Remember when you and I were talking and I said I hope to show people that there must be no drawing lines in the sand? There is no end to our fellowship or to our love. It just keeps going. When we commit to the relationship, to the journey, its ok to disagree.

    I have also been thinking about picking my battles. Now I might be able to learn how to say things that offend in a different way that is not offensive (questions, wonderings, etc) because I know that someone may not have the capacity to continue on in relationship that I wish they had. I know, though, that I am committed to this thing, and that they cannot offend me, so I do not censer them in any way. When people are at a point of not being offended by what i think, they will know that they can ask and I will tell them. It’s more nuanced for me than simply saying what I think or not.


  3. I think it is okay to challenge people to step out of their comfort zones. I think we need to love those that come into our fellowship the way they are, but love them enough to help them grow. Sometimes that requires stepping on toes, but if you can’t be real and honest with the ones you grow together with, then the relationship at it’s core needs work. The gospel by nature was offensive to a lot of it’s hearers… sometimes that is what is needed to grow…to produce fruit you have to prune and caretake. It’s often painful…but productive.


  4. Heidi and I were talking and she made a comment that I found interesting:

    “If we never draw lines in the sand then we are just lost in the dessert.”




  5. Granted, we need boundaries. I am all for that. But lines in the sand are not just boundaries. They are lines that say I’m on this side and you are on that side. We cannot walk together. We cannot go forward together. If this is our attitude towards those who think, act, theologize differently than us… there will be no reconciliation on earth.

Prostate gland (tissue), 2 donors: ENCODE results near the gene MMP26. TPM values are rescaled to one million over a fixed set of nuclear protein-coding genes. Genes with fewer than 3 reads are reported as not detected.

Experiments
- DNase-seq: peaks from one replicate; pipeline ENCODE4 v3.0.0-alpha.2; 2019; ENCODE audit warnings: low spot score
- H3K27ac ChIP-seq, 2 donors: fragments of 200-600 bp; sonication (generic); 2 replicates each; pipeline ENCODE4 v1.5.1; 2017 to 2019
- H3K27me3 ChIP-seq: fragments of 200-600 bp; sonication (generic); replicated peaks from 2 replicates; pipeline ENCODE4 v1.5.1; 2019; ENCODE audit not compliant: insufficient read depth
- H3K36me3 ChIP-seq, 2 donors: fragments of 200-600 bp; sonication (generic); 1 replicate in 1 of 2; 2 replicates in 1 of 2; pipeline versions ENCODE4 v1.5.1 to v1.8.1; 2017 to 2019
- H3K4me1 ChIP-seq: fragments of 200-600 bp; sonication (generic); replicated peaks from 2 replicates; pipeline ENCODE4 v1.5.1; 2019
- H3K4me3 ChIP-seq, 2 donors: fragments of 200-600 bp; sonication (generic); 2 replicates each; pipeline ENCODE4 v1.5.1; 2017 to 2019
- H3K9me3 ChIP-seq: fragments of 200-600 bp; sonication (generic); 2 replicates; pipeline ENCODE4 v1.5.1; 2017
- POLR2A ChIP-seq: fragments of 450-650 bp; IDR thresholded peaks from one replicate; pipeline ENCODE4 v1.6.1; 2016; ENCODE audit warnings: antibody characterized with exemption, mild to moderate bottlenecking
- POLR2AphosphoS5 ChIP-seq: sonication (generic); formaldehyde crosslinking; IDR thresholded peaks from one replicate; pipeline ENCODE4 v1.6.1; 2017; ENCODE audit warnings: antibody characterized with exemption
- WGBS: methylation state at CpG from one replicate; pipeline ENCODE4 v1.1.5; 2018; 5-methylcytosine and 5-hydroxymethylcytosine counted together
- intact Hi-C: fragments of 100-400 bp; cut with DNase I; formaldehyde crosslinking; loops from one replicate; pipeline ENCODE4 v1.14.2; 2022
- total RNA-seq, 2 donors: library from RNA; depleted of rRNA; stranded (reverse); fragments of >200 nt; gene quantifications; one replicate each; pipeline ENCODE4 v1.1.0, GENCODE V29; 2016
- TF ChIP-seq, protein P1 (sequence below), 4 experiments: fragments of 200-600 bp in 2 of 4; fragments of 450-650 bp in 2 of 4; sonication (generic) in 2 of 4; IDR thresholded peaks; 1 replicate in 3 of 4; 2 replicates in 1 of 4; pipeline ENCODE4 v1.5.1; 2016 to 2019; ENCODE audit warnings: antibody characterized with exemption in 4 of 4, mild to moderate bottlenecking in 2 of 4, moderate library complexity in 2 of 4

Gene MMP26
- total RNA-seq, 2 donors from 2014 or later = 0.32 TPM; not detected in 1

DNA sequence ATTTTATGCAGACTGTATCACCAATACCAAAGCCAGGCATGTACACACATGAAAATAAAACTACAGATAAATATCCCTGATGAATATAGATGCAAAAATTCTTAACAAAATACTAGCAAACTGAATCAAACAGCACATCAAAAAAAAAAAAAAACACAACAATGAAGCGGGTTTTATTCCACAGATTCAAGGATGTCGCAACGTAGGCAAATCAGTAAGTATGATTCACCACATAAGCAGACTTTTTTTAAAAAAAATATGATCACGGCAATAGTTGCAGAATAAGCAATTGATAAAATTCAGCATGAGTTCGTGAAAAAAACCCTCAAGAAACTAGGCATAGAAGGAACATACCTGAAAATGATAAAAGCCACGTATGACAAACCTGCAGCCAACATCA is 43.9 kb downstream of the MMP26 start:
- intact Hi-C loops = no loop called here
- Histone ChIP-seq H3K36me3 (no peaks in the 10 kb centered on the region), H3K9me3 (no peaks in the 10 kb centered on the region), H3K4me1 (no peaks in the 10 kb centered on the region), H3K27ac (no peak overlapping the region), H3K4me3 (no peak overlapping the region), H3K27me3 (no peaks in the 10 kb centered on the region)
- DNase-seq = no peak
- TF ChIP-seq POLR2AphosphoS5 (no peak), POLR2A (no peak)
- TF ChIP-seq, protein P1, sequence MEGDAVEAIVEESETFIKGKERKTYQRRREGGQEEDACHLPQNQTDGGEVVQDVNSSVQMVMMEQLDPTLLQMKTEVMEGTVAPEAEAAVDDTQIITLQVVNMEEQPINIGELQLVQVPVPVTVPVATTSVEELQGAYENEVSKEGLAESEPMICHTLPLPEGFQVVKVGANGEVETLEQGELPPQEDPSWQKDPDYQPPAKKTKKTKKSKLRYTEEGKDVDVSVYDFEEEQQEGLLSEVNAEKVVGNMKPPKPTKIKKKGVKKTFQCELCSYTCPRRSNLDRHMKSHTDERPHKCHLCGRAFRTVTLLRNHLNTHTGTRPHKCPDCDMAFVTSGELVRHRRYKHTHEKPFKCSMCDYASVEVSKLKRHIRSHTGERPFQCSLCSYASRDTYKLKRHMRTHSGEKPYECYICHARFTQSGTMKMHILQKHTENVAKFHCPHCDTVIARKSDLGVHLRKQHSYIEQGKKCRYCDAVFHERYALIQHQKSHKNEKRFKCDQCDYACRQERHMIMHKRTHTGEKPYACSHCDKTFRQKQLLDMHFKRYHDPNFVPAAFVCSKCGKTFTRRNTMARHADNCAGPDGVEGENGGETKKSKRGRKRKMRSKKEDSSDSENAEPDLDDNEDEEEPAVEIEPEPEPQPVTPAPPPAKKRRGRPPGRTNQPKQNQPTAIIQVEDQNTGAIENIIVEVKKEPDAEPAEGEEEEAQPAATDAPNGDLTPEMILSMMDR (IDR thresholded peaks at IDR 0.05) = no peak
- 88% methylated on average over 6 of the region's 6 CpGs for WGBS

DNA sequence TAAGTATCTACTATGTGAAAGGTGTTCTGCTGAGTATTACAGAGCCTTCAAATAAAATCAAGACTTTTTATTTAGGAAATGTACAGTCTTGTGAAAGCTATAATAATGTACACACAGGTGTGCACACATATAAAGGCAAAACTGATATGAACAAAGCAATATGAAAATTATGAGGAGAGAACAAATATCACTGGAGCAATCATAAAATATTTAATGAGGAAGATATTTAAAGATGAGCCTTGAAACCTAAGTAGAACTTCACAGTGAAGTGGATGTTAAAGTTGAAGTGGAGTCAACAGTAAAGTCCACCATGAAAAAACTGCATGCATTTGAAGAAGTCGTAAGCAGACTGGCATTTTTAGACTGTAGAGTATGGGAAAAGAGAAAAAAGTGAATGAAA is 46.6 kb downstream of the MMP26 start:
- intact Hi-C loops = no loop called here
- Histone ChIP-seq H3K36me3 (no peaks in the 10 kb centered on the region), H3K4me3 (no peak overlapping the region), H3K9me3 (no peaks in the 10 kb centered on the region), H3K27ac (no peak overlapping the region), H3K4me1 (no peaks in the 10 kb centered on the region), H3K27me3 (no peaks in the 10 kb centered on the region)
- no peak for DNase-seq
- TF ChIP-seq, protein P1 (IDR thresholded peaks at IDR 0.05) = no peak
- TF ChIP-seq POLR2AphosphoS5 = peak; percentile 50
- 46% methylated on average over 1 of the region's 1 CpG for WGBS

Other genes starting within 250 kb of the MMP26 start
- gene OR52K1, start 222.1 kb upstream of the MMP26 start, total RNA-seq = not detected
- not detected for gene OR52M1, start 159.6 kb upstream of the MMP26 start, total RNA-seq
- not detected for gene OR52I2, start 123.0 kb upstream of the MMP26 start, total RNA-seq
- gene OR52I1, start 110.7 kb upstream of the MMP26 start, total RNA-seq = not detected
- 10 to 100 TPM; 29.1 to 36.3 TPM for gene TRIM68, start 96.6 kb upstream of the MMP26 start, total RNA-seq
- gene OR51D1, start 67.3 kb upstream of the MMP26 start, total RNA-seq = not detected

We will not be lost in the desert without the lines. At the least, we will not be alone. At the best, we will have more people who collectively have a better understanding of where we are going.


  6. But I think it is more important to state your position clearly so the other knows where you stand than to be passive aggressive and not tell them but still try to be in relationship. I think this can create false relationships, not better ones. It is no only ok to disagree with someone and still be in close loving relationship, but I think it is essential since we are not all alike and will always disagree on some things.

    The Presbyterian church is having this argument over gay ordination, where we are being asked to agree to disagree and get on with loving each other. Some are all for this and others think they must remove themselves from this conversation. I am beginning to have less sympathy for this “think like me or at least don’t try to make me think like you or I cannot remain in relationship with you.” Diversity of ideas, thoughts, passionate stands and other world views is a good thing and needs to be fostered not avoided.